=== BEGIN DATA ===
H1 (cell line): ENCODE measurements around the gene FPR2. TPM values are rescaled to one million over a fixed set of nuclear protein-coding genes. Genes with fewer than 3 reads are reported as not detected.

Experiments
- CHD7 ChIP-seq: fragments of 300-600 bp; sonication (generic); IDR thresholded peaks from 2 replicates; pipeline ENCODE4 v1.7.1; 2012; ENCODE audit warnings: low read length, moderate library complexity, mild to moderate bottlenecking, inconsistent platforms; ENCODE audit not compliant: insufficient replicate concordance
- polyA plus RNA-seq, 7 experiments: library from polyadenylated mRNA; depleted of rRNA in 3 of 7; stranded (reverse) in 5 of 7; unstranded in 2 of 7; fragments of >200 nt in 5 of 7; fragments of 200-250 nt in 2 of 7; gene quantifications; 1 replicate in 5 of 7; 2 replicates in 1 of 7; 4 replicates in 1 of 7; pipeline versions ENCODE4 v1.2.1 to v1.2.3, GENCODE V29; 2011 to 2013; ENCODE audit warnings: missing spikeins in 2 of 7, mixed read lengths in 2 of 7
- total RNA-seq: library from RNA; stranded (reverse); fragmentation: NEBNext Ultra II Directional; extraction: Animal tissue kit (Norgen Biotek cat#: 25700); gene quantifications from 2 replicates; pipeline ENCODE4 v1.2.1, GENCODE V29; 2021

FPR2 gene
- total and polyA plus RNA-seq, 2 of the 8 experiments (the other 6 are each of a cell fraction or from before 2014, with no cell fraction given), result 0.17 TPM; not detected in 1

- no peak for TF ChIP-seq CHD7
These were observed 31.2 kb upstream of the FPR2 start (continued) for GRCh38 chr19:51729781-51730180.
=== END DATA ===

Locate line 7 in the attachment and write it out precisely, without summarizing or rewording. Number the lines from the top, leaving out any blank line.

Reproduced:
- total and polyA plus RNA-seq, 2 of the 8 experiments (the other 6 are each of a cell fraction or from before 2014, with no cell fraction given), result 0.17 TPM; not detected in 1